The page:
Goat Husbandry Practices followed by Farmers in the Vicinity of Ranthambore Tiger Reserve, India

Deepak Chand Meena, B.S. Meena, Gopal Sankhala, Sanchita Garai, H.R. Meena, and Madhu Latha C.


The study was performed among 30 villages near the Ranthambore Tiger Reserve, with 12 goat rears chosen from each village, thus making 360 total respondents who were exposed to a structured interview schedule. The study explored that only 60 farmers were rearing goats as a source of their livelihood. Goat keepers followed the nuclear family hence average household size and herd size of goat were 3.80 and 13.90 per household, respectively. With an average landholding size of 6.80 Bigha per household, the most of the farmers possessed small and medium landholdings. Existing goat practices were grouped in four categories; breeding, feeding, health care, and management practices. Inbreeding, common signs of estrus, mating time after heat detection etc. were common practices adopted by the respondents. Among feeding practices farmers adopted practices such as allowing the kid to suckle teats of his mother, off ering milk at the rate of 10 per cent of body weight, and stall feeding followed by grazing up to 8 hours. Farmers were quite aware of health care practices but farmers were not having a good house structure for their animals and were not good at keeping records of their animals.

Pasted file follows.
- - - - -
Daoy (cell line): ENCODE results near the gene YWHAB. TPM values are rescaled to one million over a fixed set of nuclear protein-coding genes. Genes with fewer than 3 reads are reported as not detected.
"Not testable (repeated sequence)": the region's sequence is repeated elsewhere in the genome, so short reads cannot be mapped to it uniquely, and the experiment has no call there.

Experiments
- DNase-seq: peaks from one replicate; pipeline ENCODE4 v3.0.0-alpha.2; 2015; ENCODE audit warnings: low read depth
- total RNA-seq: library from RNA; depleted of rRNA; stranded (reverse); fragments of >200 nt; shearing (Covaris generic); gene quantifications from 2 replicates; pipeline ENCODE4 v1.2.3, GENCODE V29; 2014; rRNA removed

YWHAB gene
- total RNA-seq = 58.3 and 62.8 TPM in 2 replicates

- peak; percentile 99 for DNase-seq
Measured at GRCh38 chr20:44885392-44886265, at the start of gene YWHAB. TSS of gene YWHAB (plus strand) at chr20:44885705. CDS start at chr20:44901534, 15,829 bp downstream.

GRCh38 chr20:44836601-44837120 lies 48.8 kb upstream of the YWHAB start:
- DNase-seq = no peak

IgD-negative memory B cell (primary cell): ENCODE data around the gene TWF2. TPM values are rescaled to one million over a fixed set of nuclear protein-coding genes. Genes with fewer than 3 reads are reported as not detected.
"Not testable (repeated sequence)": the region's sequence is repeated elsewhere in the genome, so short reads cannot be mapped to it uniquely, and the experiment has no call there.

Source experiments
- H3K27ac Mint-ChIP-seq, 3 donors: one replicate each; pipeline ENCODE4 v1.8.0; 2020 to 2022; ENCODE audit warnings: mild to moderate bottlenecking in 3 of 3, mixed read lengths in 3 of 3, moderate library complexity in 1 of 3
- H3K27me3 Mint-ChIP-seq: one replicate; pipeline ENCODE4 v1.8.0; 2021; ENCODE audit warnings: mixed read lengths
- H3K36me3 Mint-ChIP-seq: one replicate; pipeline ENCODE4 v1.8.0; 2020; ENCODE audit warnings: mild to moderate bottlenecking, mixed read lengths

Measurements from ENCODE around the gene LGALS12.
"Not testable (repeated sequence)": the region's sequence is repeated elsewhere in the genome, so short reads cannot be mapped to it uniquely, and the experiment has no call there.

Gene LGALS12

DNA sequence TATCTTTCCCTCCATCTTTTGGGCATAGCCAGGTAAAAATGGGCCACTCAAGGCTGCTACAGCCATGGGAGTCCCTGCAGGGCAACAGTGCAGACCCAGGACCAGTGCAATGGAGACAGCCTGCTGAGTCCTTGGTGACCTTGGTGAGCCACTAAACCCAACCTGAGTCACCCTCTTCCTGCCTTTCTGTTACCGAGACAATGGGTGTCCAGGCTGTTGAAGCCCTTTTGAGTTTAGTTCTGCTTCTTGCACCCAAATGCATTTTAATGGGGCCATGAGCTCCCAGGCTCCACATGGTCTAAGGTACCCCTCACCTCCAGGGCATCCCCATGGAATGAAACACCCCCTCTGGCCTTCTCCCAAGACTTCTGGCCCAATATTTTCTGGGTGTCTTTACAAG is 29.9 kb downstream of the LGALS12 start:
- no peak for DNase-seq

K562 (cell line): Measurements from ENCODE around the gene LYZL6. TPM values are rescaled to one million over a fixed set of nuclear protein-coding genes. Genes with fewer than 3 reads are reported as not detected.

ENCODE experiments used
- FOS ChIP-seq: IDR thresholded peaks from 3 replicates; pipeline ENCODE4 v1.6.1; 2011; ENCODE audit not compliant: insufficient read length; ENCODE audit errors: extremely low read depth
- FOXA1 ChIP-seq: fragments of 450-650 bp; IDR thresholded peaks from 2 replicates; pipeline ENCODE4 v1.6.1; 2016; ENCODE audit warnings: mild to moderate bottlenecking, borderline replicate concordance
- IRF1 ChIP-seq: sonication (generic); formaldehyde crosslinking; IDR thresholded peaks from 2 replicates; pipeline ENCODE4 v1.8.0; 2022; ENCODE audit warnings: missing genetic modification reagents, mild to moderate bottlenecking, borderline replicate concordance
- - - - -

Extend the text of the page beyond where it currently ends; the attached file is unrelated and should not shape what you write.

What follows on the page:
Keyword: Ranthambore Tiger Reserve, Goat, Practices, Husbandry, Farmers, Adoption.

Full Text